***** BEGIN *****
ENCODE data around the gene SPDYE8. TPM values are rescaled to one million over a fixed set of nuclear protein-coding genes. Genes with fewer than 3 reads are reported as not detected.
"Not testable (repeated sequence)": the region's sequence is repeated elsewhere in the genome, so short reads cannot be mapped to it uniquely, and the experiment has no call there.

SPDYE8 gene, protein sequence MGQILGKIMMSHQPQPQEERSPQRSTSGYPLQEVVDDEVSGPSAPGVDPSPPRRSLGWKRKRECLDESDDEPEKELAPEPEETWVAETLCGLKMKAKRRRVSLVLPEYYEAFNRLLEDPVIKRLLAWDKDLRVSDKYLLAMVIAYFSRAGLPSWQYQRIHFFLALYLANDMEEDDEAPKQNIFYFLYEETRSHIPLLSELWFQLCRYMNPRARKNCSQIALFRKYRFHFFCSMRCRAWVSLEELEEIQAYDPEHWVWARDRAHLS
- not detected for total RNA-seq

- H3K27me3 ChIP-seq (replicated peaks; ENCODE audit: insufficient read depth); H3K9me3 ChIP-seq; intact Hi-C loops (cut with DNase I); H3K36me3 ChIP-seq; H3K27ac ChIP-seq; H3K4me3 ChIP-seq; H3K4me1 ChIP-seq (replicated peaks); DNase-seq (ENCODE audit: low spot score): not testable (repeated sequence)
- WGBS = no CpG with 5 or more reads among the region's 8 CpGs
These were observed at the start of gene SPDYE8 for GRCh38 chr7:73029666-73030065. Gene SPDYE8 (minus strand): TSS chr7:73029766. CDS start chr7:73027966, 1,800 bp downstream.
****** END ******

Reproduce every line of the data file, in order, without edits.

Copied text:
ENCODE data around the gene SPDYE8. TPM values are rescaled to one million over a fixed set of nuclear protein-coding genes. Genes with fewer than 3 reads are reported as not detected.
"Not testable (repeated sequence)": the region's sequence is repeated elsewhere in the genome, so short reads cannot be mapped to it uniquely, and the experiment has no call there.

SPDYE8 gene, protein sequence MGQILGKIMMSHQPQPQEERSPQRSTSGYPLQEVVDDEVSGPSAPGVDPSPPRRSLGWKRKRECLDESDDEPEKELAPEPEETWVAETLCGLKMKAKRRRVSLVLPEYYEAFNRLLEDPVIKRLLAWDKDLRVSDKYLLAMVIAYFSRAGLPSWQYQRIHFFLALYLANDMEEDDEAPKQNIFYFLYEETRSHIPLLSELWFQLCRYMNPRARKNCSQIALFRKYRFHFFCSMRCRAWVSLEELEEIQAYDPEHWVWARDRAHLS
- not detected for total RNA-seq

- H3K27me3 ChIP-seq (replicated peaks; ENCODE audit: insufficient read depth); H3K9me3 ChIP-seq; intact Hi-C loops (cut with DNase I); H3K36me3 ChIP-seq; H3K27ac ChIP-seq; H3K4me3 ChIP-seq; H3K4me1 ChIP-seq (replicated peaks); DNase-seq (ENCODE audit: low spot score): not testable (repeated sequence)
- WGBS = no CpG with 5 or more reads among the region's 8 CpGs
These were observed at the start of gene SPDYE8 for GRCh38 chr7:73029666-73030065. Gene SPDYE8 (minus strand): TSS chr7:73029766. CDS start chr7:73027966, 1,800 bp downstream.